A cool night of climbing in Sheff with @-Raz- and a none member Butters
Taken from the roof of Park Hill Flats
Bit of History;
The Cathedral Church of St Marie is the Roman Catholic cathedral in Sheffield, England. It lies in a slightly hidden location, just off the main shopping street in the city, but signals its presence with a 220ft tall spire.
St Marie’s was completed in 1850 and opened on 11 September. Building the church cost more than £10,500 – a huge sum in those days – and it was not until 1889 that the church was free from debt. The Parish of St Marie’s, which covered the whole of Sheffield, became part of the Diocese of Beverley when Catholic diocese were re-established for the first time since the Reformation in 1850. In 1902 a new presbytery, now known as Cathedral House, was opened. During the Second World War a bomb blew out stained glass windows in the Blessed Sacrament chapel. The remaining windows were removed and stored in a shaft at Nunnery Colliery. The mine flooded during the war, the glass sunk in mud and drawings for re‑creating the windows were destroyed, however it was still possible to re-install the windows in 1947. When St Marie’s was re-ordered in 1970, following Vatican II, dark woodwork was removed and new lighting and benches were installed. In 1972, a new altar, allowing mass to be celebrated versus populum, was consecrated by Bishop Gerald Moverley, auxiliary Bishop of Leeds. The church building has been a Grade II listed building since 1973.
On 30 May 1980 the new diocese of Hallam was created and St. Marie’s became a cathedral. Bishop Moverley was installed as its first bishop and served until his death in 1996.
So on a cold and windy Sunday night, having just ot my car back from repair, it was decided that this needed to be done. Parking on Park Hill we made our way to the roof for a quick warm up which turned out to be a cool down as it was fking freezing. A few quick shots from the top and we headed on down, but before leaving we popped our heads into the service tunnels, but i have a video of this so i'll leave that for another report
Fast foward an hour, we are sat in McDonalds after having been foiled by passing pedestrians. Wolfing down burgers and sipping at those Vanilla Latte things they do which are simply brilliant! Enough about food. We arrive outside the church and its all quiet, so over the fence we go, pausing only on the other side for a man to pass by and we remain unnoticed. A few flights of stairs and we hit the roof, to find some people on the ground looking curiously at the fence, but they soon move on.
Then came the punishing part, more ladders than i cared to count. Cold enough that your hards are numb within seconds and the higher we went the worse it got. As did the wind, as we neared the top we could feel the whole structure swaying beneath us in the breeze. Great fun.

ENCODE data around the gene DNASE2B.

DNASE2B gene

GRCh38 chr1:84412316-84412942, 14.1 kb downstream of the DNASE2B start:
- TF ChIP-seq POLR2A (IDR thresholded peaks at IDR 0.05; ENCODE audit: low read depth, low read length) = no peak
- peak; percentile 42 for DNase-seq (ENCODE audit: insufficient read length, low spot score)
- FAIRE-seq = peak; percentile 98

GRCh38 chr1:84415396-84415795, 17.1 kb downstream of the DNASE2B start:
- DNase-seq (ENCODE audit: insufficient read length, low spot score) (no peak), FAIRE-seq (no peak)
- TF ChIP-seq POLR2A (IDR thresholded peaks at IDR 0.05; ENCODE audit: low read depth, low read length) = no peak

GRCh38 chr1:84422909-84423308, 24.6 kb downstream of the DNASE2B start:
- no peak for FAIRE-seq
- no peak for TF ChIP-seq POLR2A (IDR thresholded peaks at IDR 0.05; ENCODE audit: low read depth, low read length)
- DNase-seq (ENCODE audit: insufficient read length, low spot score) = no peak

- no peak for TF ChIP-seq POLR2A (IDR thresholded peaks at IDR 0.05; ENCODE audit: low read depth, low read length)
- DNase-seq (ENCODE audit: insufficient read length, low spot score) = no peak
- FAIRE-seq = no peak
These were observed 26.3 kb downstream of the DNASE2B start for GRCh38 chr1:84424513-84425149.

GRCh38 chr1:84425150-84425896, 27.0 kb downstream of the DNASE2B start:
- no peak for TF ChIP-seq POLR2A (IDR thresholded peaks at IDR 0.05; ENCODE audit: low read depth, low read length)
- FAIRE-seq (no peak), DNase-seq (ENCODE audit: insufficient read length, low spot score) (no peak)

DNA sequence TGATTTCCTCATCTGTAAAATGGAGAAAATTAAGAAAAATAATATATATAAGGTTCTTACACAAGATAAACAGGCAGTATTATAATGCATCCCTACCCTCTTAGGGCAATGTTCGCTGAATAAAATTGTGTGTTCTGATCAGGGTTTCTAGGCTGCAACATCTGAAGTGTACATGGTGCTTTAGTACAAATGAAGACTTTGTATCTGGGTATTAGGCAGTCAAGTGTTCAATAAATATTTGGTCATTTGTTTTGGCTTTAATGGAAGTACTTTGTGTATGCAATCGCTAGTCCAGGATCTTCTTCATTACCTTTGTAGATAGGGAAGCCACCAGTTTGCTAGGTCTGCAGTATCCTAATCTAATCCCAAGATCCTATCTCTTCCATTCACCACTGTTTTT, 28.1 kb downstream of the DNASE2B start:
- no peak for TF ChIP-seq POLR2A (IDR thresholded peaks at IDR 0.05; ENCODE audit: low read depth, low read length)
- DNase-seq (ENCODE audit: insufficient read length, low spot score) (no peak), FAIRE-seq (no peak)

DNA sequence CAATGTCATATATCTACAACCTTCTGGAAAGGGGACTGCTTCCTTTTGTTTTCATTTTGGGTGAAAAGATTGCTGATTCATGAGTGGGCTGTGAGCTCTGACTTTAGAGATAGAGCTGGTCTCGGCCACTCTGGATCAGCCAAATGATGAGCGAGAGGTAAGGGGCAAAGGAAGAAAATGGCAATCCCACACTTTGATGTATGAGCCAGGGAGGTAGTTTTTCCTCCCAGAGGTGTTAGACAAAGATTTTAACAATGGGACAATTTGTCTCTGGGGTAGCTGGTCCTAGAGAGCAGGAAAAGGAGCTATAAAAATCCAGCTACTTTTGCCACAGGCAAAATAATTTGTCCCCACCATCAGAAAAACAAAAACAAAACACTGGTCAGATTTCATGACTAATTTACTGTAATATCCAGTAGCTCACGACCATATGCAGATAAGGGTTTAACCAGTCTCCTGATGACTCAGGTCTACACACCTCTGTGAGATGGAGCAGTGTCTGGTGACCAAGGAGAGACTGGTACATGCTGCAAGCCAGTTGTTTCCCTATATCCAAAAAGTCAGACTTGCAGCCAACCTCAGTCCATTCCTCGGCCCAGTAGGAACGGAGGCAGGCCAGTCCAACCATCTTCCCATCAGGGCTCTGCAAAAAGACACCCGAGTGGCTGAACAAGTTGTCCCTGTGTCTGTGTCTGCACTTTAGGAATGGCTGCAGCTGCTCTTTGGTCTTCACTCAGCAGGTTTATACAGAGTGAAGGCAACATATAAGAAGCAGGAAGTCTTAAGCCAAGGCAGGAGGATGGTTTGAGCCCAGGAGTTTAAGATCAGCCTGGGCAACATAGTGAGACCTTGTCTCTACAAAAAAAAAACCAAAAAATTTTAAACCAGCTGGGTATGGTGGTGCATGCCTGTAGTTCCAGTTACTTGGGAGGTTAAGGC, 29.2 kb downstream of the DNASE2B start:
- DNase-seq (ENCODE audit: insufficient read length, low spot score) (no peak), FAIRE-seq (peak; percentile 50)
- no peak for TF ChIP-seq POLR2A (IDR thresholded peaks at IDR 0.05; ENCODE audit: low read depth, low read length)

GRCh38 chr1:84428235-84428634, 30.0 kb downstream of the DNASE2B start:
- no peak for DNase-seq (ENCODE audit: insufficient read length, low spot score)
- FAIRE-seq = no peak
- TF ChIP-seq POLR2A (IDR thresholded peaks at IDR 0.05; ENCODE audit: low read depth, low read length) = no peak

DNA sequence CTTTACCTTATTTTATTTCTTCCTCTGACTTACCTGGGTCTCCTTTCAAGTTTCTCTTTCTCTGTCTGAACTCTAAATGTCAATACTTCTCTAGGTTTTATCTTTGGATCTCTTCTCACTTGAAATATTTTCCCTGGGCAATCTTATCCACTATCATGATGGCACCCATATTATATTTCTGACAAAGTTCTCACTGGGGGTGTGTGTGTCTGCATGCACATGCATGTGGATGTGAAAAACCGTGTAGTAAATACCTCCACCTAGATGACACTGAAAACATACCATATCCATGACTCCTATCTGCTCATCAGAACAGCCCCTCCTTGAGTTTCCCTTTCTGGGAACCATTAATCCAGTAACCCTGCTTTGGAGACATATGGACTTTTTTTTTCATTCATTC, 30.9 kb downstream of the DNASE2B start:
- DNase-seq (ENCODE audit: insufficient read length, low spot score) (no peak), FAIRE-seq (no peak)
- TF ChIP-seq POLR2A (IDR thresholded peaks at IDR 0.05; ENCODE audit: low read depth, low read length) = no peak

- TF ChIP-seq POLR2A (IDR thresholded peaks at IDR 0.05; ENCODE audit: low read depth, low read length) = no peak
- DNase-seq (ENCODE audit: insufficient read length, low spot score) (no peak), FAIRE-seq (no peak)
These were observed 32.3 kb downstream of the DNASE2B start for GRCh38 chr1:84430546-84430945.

From the top we noticed 3 figures on a nearby rooftop, closer inspection reveals them to be the guys who were checking the Cathedral out as we were on the roof! Whoever you were boys, a pleasure to meet you
And heres the pics;
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After a night visit with four non members I had a couple of hours around here in the morning on my own. I was buzzing about seeing this place the previous evening but, seeing the old girl in the daylight was another thing again, absolutely amazing. Had a relaxed (surprisingly) mooch marvelling over the decay and features in here until I started hearing noises about two hours in. I got to the area with the Welcome to Severalls muriel with the intent of making my way to the section where the tunnels meet when I seen a white car parked up with someone sat in the driving seat with the door open. Could not be arsed with any hassle on my own so I quietly retraced my steps out of that area and got out of the site. A fantastic place this one and I can definitely see a re visit or two on the cards.
Severalls Hospital in Colchester, Essex, United Kingdom was a psychiatric hospital built in 1910 to the design of architect Frank Whitmore. It opened in May 1913.
The 300-acre (120 ha) site housed some 2000 patients and was based on the "Echelon plan" - a specific arrangement of wards, offices and services within easy reach of each other by a network of interconnecting corridors. This meant that staff were able to operate around the site without the need to go outside in bad weather. Unlike modern British hospitals, patients in Severalls were separated according to their gender. Villas were constructed around the main hospital building as accommodation blocks between 1910 and 1935. Most of the buildings are in the Queen Anne style, with few architectural embellishments, typical of the Edwardian period. The hospital closed as a psychiatric hospital in the early 1990s following the closure of other psychiatric institutions. However, a small section remained open until 20 March 1997
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